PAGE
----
Actor Allusion: The scene near the end of Gamera vs. Guiron with Kondo's glasses falling down his nose was a reference to a trademark pose the actor, Kon Omura, did in his comedy routines and ads. Since these all aired in Japan and he is very obscure outside of his home country, most people outside Japan just tend to see the scene as bizarre.
Bad Export for You: Until recently with the release of the whole Showa series by Shout Factory, most Region 1 Gamera DVD releases contain deteriorated fullscreen 16mm TV prints, most of them which were actually stolen from the video catalog Sinister Cinema.
Dueling Dubs: About half the series was dubbed twice: First, by AIP-TV (The English Language Dubbers Association and TitanProductions did the actual dubbing) in the '60s and '70s, then later by Sandy Frank in the '80s, who used pre-existing Hong Kong produced dubs for at least Barugon and Gyaos. The first set of dubs are the ones that show up on budget DVD releases (the actual pristine film elements are currently stored in the MGM vaults); the second appeared on MST3K.
Fan Nickname: "Kenny/Kendra/Kennys" for all the child characters who's actual names the audience don't bother to remember. In two cases they literally were named "Kenny" though.
Keep Circulating the Tapes: Neptune Media's OOP tape of Gammera The Invincible is the only way the see the American theatrical version in widescreen. Shout! Factory intended to include this version on the Gamera DVD, but the UCLA, the owners of the print used for the Neptune tape, refused to offer it again for a new digital scan. Since Celebrity/Just For Kids never issued it on Laser Disc, the Hong Kong dub of Barugon, which was oddly not included on Shout! Factory's DVD, also shares this fate.
Name's the Same: Daiei's Barugon / Toho's Baragon. The two monsters themselves are quite different.
Gamera wasnt Daieis first idea for a kaiju movie, the first idea was a movie called Giant Horde Beast Nezura, which involved a bunch of sewer rats who mutate to human size after eating an artificial food stuff called "S602" which was disposed of because of the aforementioned side effects and one rat growing to "mammoth size", at the climax the rats would eventually turn on and eat each other. The movie was canceled primarily because someone decided to use actual sewer rats, which were not only untrained but infested with parasites.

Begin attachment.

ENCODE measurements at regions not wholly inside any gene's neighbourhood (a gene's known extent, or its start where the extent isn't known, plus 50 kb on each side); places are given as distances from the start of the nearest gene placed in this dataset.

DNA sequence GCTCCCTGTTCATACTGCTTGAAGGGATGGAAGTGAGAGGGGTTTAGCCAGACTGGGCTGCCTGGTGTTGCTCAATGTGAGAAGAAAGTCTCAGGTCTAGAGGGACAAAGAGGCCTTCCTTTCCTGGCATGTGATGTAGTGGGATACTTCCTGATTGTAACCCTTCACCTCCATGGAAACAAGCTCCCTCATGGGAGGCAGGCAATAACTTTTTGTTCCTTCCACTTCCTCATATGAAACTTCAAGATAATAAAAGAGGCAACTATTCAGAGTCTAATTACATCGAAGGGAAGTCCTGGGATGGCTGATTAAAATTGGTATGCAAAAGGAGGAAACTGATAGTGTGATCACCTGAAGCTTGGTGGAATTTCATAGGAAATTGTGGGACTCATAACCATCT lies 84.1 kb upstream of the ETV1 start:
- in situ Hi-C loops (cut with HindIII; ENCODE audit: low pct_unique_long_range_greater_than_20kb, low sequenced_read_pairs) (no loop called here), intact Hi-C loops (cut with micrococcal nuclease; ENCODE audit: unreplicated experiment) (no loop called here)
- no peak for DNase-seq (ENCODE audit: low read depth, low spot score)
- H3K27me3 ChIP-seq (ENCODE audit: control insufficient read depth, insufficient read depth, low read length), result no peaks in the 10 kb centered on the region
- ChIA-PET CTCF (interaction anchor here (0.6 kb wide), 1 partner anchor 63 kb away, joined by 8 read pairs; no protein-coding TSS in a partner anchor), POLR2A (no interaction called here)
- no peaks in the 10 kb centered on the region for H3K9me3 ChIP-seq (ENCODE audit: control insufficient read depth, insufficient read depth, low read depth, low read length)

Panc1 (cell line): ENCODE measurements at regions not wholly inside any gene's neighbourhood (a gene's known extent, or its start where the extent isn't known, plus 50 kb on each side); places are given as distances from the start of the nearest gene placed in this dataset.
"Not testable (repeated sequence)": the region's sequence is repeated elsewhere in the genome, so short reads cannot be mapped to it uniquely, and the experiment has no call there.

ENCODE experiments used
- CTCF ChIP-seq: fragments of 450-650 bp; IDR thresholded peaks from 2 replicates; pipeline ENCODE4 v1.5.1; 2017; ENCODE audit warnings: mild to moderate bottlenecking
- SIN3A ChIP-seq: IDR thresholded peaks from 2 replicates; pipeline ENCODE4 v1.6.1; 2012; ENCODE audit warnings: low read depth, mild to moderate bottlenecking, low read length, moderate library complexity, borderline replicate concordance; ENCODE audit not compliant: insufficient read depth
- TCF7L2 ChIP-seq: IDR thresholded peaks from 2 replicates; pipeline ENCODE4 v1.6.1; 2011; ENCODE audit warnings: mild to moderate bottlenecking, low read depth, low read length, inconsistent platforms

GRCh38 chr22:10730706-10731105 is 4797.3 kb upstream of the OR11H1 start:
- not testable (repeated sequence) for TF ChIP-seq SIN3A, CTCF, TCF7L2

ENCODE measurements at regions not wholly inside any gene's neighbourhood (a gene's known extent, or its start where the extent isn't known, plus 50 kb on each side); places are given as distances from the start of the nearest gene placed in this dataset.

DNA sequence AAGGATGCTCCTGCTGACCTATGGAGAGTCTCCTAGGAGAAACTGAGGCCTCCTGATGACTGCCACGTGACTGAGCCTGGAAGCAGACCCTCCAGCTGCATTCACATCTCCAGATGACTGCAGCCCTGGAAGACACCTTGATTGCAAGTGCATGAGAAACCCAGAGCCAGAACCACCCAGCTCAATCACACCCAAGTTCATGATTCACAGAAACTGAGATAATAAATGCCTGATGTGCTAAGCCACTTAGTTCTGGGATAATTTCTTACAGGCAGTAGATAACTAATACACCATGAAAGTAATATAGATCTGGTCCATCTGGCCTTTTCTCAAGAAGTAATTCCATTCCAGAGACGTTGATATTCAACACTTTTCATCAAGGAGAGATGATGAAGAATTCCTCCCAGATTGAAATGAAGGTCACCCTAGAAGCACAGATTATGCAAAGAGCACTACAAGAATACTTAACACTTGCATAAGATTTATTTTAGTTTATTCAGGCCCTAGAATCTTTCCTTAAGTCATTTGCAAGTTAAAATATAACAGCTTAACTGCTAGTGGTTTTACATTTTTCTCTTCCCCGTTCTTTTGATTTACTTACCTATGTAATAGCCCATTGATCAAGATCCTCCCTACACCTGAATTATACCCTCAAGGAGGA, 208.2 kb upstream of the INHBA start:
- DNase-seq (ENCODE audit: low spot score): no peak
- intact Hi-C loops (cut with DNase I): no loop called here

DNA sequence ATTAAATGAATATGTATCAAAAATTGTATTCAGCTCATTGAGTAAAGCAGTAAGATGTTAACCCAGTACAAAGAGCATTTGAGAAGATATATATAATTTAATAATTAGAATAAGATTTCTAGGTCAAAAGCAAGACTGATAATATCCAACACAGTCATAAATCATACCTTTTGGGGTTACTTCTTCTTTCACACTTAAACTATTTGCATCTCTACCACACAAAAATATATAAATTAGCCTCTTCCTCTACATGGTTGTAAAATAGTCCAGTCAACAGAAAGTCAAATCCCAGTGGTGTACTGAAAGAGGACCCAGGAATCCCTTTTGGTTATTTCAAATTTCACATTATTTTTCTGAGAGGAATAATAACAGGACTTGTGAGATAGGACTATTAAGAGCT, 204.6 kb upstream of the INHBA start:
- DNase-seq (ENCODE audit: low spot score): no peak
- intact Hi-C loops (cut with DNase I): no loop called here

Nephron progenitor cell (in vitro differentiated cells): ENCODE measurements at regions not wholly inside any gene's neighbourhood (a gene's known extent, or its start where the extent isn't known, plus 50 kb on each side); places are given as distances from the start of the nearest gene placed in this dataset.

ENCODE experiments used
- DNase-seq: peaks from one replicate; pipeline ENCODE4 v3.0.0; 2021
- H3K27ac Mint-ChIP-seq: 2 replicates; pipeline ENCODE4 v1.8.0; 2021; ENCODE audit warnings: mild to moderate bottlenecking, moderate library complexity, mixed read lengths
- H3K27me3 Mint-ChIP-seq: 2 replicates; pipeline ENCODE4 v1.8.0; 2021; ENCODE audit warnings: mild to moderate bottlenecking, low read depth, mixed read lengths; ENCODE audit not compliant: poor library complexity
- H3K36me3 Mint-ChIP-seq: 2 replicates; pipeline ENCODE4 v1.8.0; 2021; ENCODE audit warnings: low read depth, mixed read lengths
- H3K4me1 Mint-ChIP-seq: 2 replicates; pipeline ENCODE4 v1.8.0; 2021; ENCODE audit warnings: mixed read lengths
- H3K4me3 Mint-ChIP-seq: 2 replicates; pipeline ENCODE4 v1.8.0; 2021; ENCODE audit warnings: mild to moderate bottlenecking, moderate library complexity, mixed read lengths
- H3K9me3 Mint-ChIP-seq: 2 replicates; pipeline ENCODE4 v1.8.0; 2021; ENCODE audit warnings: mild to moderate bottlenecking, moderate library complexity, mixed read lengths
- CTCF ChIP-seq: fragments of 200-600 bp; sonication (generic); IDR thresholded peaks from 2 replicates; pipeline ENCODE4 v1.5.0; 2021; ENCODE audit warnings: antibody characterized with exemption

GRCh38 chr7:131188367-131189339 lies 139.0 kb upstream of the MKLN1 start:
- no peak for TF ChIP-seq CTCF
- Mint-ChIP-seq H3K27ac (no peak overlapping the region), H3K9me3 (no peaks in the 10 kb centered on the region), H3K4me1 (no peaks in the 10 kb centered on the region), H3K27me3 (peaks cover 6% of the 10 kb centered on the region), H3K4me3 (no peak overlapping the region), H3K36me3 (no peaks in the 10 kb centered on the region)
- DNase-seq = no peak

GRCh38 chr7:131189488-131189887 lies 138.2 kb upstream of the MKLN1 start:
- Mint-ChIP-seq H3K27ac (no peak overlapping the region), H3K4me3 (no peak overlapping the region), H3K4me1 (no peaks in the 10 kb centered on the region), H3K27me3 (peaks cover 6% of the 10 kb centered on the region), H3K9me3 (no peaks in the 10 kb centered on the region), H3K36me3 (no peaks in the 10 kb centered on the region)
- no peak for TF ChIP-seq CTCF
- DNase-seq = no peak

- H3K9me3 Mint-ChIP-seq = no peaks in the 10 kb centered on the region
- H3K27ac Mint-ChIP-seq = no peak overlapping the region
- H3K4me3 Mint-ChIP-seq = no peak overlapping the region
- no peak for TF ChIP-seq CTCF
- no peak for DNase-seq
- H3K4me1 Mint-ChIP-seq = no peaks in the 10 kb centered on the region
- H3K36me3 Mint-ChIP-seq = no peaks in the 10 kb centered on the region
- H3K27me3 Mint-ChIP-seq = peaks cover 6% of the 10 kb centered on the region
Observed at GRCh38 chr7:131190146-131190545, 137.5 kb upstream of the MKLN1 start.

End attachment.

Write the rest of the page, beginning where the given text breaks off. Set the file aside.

Gamers vs. the Ice Men, planned as the second film in the series, would have Earth invaded by ice-based aliens who tried to create a new ice age and force humans to migrate underground while the invaders claimed the surface. When this failed, they intended to just enslave the human race instead, but Gamera, having escaped from the rocket he was imprisoned in, returns and battles their "Ice Giant" monster, which would have been modeled after the Frost Giants of Norse myth. The concept of an ice monster was subsequently incorporated into Barugon, and the "elemental giant" was reworked into the titular monster of the Daimajin series.
Gamera Vs. Viras would have featured another monster, the mushroom-like Marukobukarappa, along with Viras.
Marukobukarappa was also going to be used in the unmade Gamera Vs. Garasharp.
The monster that Guiron fights when introduced in Gamera Vs. Guiron was originally going to be a horned, flying squirrel-like kaiju named Monga, but budget constraints prevented them from making two new monster suits so they instead spray painted the Gyaos suit silver and had Guiron fight a Space Gyaos.
There were plans for a "Destroy All Monsters" equivalent, in which the Zigrans and Virasians returned, now working together and using Gamera's DNA to create the two-headed Wyvern, a fire-breathing dragon monster (Daiei's answer to King Ghidorah) and using it and a flock of Space Gyaos to attack Earth. Gamera would be seemingly killed by Wyvern, but be revived by a benevolent alien race, along with his old enemies Gyaos, Barugon and Jiger, and a giant "whale god" (apparently the titular creature from the standalone film Kujira Gami) to join forces against the alien invaders and their monsters.
Wyvern was also featured in "Gamera Vs. Wyvern" (or "Gamera vs. Two-Headed Monster W"), apparently featuring just Gamera and Wyvern. The concept was subsequently reworked into Gamera Vs. Garasharp.
Gamera vs. Garasharp featured a massive, cobra-like creature, armed with a sonic rattle and poisonous breath, as the titular antagonist. The story ends with Gamera defeating Garasharp (naturally) and two babies emerging from her body. Just as the military closes in to destroy them, Gamera rescues them and flies them off to a deserted island, because he's the friend to all children, not just human ones. The film was scheduled for a 1972 release, but Daiei went bankrupt before they could start on it. (Garasharp would later be featured in the manga "The Last Hope", released in 2017 as a prequel to the Heisei Gamera trilogy; it was reissued in 2018 as a canonical installment of the series.)
Daiei had approached Toho with a proposal for a crossover film with Godzilla, but the latter studio rejected the proposal. Ironically, Toho would purchase the distribution rights for the Heisei Gamera trilogy.